Executor argued that the account documents clearly and unambiguously state that the funds were held by the decedent and Executor as joint tenants with right of survivorship. Executor further argued that the account's designation of right of survivorship is "conclusive evidence . . . of the intentions of all named that title vests in the survivor, " pursuant to Tenn. Code Ann. § 45-2-703(e)(1). Thus, Executor insisted that the funds were not part of the decedent's estate and did not pass under the will.

         Petitioner argued that Executor could not rely on the conclusive presumption established in Tenn. Code Ann. § 45-2-703(e)(1) because the Signature Card was not signed by the decedent. According to Petitioner, the decedent was mentally alert and physically capable of executing the paperwork related to the certificate of deposit; thus, the absence of the decedent's signature on the Signature Card evinces that the decedent did not agree with the manner in which the account was established, that being a joint account with right of survivorship. Petitioner further argued that, without any signed documents designating that the account carried a right of survivorship, there is a rebuttable presumption that the "property held under the title, joint tenancy, carries no right of survivorship, " pursuant to Tenn. Code Ann. § 45-2-703(e)(4). Petitioner contended that Executor failed to overcome that presumption. Thus, she insisted that the funds were part of the decedent's estate and should pass under the will rather than to Executor.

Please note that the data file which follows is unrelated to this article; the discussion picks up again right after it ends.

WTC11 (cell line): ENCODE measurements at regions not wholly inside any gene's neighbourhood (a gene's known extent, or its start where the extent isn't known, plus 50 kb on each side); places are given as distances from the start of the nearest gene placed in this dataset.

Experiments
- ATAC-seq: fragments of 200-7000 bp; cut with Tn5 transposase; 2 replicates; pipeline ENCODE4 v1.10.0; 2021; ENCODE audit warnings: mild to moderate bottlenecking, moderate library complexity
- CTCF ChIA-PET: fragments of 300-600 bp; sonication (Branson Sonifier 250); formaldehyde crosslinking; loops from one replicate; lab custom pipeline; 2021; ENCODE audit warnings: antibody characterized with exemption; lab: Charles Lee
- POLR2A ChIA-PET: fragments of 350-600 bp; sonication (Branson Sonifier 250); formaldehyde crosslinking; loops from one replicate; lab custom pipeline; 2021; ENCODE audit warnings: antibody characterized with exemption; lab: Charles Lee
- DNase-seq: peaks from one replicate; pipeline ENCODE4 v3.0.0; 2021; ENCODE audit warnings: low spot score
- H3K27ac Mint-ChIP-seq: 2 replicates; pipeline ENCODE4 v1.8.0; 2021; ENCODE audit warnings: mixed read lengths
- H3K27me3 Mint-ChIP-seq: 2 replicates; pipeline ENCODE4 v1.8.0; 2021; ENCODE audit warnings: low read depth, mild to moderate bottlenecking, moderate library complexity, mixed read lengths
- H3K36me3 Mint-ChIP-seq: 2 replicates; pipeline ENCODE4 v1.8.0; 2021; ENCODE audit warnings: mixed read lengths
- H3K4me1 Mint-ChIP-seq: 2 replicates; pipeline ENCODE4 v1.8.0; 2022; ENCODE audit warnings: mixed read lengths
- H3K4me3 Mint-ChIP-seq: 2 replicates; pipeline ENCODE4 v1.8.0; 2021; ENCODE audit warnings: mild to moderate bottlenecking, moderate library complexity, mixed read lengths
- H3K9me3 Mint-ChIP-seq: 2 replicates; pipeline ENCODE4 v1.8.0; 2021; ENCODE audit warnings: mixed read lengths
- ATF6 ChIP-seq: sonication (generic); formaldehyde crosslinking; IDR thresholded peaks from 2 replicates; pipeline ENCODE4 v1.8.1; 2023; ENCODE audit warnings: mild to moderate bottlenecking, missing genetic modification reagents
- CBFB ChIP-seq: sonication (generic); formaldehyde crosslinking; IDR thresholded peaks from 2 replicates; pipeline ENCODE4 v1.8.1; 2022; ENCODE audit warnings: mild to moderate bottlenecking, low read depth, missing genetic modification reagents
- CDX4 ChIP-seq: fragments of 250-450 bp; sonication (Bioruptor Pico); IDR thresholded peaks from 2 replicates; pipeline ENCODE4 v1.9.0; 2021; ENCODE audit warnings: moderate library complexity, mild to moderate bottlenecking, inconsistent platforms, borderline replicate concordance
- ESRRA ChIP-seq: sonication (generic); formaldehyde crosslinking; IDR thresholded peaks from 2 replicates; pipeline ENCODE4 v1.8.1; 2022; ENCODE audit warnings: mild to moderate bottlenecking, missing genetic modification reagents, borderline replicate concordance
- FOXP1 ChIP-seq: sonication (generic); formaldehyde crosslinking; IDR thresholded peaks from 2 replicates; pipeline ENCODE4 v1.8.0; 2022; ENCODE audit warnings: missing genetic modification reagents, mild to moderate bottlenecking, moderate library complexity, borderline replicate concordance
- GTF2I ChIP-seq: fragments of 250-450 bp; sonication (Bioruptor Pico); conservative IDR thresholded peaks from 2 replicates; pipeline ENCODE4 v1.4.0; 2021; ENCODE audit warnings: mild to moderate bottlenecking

As to the issue of attorney fees, Executor testified that the estate paid Mr. Bomar $20, 000 for legal services he provided to the estate. Executor stated that he was satisfied with the services provided by Mr. Bomar, that the services rendered were of value to the estate, and that he believed the $20, 000 fee was reasonable.

         For his part, Mr. Bomar testified at length as to the difficulty of the case. Specifically, Mr. Bomar testified that Petitioner employed four different attorneys while he represented the estate, which caused his work to increase because it was necessary to repeat work following the employment of each new attorney. In addition to Petitioner's frequent changes of attorneys, Mr. Bomar testified that he also had to expend time to deal with Petitioner's unauthorized removal of personal property from the decedent's house. He further noted that there were numerous unsuccessful attempts to settle the estate during his representation. Mr. Bomar provided an itemization of his time spent on the case, showing that he spent 72 hours defending this action. With respect to the itemization, Mr. Bomar testified ...